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HOME NRI JOURNAL Takahide Kiuchi’s View - Insight into Economic Trends: Financial Crises Appear in Different Forms at Different Times


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Takahide Kiuchi’s View - Insight into Economic Trends: Financial Crises Appear in Different Forms at Different Times

Takahide Kiuchi, Executive Economist, Financial Technology Solution Division

#Market Analysis

#Takahide Kiuchi

Apr. 14, 2023

With a series of mid-size bank failures occurring in the US this March, plus the acquisition of mismanaged Swiss financial giant Credit Suisse by its rival UBS in Europe, we are seeing uncertainties over banks exploding on a global scale. At present, the situation is slowly regaining stability, but I believe the crisis is not yet over. Although the European and US economies have remained relatively stable, if economic conditions were to deteriorate going forward, the US could potentially see a second round of banking insecurities in which anxieties over mid-size banks are compounded by financial market turmoil caused by a fund crisis.

Sudden outflows of deposits and three headwinds for US banks

Looking back at the mounting banking worries in the US in March 2023, we see that the total outflow of deposits across all mid-size banks in the week of the failures came out to approximately $196 billion (around 26 trillion yen), reaching a scale never seen before. Even compared to various other past events, the value of these deposit outflows is significantly greater, and it briefly seemed as though the situation could have been deemed a banking crisis (Fig. 1).

The impetus for these banking woes was the historic large-scale interest rate hikes enacted by the FRB (US Federal Reserve Board) with respect to policy interest rates. Long-term interest rates rose significantly to factor in future policy interest rate increases, causing unrealized losses in the securities on bank balance sheets to swell. This constitutes the first headwind for banks.
Furthermore, as the FRB went forward with hiking rates, it created a reversal phenomenon whereby short-term interest rates surpassed long-term ones, producing a so-called inverted yield curve. That inversion substantially shrinks the profit margins of banks that raise funds in the short term in order to conduct long-term fund management. This is the second headwind. These two strong headwinds for banks across the board set the stage for the banking worries that arose in March.
Moreover, the effects of lending constraints on banks in response to rapid rate hikes and these banking uncertainties could well lead the economy to deteriorate going forward. If that happens, then banks will likely suffer a third headwind in the form of a rise in bad debts. (Fig. 2)

Massive unrealized losses for securities and lending constraints bring risk of a credit crunch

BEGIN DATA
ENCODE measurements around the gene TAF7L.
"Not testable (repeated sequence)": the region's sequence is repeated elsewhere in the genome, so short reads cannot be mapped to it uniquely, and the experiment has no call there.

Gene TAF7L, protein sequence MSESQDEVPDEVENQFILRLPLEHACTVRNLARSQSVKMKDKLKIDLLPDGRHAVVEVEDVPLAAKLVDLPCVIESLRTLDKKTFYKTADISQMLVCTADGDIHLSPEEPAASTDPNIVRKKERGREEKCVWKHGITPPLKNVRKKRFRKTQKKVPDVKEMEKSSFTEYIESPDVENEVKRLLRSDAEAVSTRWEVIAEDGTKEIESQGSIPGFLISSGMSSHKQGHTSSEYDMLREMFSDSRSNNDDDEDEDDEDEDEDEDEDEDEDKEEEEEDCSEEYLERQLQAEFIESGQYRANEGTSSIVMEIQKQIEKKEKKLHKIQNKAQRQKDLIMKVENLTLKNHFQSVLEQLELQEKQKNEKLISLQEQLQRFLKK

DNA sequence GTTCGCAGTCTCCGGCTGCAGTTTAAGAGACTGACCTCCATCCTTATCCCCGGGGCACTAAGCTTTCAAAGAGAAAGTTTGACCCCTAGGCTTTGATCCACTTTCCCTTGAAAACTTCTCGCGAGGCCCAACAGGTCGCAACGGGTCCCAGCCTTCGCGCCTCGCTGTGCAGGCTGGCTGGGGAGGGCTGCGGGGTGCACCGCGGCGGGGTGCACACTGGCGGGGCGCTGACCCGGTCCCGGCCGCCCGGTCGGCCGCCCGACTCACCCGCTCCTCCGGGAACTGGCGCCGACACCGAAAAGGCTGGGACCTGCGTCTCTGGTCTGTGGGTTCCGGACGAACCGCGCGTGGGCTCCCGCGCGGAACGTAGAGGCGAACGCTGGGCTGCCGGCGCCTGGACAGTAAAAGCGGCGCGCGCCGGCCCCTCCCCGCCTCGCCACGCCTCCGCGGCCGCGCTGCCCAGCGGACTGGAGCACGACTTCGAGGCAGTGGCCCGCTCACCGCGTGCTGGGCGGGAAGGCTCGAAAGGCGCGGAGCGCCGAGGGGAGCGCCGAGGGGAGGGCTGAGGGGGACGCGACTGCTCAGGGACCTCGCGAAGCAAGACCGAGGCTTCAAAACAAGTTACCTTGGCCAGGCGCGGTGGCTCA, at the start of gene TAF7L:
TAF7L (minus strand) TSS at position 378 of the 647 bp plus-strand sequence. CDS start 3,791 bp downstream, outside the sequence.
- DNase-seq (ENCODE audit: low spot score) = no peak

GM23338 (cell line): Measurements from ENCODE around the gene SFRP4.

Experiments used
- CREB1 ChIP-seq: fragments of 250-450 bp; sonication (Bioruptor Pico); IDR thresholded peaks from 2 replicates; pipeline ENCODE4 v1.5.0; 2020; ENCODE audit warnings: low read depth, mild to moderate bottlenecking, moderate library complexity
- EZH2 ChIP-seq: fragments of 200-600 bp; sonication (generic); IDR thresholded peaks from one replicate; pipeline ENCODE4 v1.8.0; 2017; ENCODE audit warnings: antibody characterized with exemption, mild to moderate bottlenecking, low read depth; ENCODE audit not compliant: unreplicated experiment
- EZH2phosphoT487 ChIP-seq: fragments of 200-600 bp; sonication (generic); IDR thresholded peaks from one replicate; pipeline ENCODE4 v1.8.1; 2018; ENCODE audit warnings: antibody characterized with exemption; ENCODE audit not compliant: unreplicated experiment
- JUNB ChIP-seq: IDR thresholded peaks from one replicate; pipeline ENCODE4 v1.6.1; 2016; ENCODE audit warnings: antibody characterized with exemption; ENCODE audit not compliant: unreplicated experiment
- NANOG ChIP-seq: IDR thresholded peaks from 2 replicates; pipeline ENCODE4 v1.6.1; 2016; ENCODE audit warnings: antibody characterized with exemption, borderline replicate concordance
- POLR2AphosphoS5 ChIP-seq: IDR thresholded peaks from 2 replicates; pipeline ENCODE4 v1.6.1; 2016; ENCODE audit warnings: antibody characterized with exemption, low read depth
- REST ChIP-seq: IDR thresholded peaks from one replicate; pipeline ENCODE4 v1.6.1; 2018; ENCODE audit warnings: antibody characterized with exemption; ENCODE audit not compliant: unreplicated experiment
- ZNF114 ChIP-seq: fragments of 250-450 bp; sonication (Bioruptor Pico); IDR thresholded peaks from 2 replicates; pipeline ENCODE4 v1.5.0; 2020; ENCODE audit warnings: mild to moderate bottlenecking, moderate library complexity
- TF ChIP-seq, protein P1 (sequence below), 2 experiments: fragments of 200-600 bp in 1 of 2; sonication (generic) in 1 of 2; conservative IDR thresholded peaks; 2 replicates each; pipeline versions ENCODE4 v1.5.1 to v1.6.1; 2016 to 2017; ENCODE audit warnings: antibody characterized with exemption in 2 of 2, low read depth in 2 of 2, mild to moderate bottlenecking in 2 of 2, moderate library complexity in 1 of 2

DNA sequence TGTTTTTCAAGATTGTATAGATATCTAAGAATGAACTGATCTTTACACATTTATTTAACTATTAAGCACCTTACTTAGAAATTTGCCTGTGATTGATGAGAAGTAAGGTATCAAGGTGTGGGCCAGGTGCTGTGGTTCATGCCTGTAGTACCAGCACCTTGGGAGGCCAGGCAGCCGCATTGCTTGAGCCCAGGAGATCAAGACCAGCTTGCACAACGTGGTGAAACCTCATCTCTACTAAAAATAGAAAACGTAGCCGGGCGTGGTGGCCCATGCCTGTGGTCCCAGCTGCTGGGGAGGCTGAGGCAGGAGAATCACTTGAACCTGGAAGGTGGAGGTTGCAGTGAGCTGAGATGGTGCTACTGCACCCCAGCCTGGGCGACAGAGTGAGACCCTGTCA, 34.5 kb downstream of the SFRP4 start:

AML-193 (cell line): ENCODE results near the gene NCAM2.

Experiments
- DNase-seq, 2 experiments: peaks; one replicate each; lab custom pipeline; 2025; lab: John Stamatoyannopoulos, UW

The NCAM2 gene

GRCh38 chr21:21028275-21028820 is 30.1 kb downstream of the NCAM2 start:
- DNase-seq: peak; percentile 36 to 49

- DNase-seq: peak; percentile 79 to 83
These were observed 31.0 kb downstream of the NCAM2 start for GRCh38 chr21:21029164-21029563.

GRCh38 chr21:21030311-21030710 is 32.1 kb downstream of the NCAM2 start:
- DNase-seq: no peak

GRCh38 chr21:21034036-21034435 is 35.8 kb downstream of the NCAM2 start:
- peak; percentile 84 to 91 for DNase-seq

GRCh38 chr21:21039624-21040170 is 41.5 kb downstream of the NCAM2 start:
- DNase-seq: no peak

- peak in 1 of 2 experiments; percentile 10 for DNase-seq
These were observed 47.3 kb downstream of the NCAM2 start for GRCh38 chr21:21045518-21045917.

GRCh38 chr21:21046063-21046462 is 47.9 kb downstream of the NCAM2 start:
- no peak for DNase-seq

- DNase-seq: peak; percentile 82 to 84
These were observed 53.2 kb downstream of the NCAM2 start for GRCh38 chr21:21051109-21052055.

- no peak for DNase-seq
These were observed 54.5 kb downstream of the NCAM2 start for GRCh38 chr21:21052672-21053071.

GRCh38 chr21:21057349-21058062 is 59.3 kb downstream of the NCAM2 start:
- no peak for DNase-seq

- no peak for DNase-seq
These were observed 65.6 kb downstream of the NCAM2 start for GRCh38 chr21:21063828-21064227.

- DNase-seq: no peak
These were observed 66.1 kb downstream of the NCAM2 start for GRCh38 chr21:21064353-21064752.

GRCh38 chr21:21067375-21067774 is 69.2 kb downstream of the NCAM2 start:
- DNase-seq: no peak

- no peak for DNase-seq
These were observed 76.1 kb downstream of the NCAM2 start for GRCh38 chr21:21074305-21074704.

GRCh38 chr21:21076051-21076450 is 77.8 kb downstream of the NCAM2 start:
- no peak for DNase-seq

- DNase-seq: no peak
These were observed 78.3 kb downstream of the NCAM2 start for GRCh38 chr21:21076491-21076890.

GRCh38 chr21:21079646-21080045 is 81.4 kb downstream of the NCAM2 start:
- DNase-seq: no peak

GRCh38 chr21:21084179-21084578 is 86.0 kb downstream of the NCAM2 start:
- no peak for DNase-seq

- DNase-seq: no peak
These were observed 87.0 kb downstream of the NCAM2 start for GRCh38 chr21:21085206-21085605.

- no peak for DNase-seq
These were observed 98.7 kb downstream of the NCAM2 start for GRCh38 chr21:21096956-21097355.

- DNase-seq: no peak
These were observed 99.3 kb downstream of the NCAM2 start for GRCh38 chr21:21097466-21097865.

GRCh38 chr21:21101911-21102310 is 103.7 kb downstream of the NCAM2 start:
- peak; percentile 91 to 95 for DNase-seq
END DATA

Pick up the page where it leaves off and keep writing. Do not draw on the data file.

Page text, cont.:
According to the FDIC (Federal Deposit Insurance Corporation), the value of unrealized losses for securities owned by US banks (FDIC member banks) rose to $620 billion at the end of 2022. Of this amount, $341 billion are securities that are categorized as bonds held to maturity, which do not require mark-to-market accounting.
However, when there is a rapid outflow of deposits, banks become forced to sell securities carrying unrealized losses which are categorized as bonds held to maturity, in order to meet that demand. They incur tremendous losses in the course of doing so, which creates the risk that the equity capital supporting their business stability could suddenly decline. Such a situation is what in fact befell SVB (Silicon Valley Bank), which collapsed in March.
In terms of measuring the true stability of a bank’s operations, we should focus on its equity capital, which is obtained by subtracting the unrealized losses of the securities it owns as bonds held to maturity. If we try to calculate that amount, then the overall capital adequacy ratio of US banks which was publicly stated to be 14.9% at the end of 2022 would in fact be only 12.6%, more than two percentage points lower. This is near the 12.5% seen at the end of September 2008, immediately before the Lehman Brothers collapse that sparked the global financial crisis.
The IMF (International Monetary Fund) also calculated in the April edition of its Global Financial Stability Report that when the unrealized losses for securities owned by US banks are deducted from their equity capital, around 9% of mid-size or larger banks with assets worth between $10 billion and $300 billion are in fact undercapitalized.
The effects of the massive amount of unrealized losses for securities, I believe, is leading financial markets or bank customers to conclude that banks’ actual capital adequacy ratios are lower than they appear, and that these institutions are at heightened solvency risk.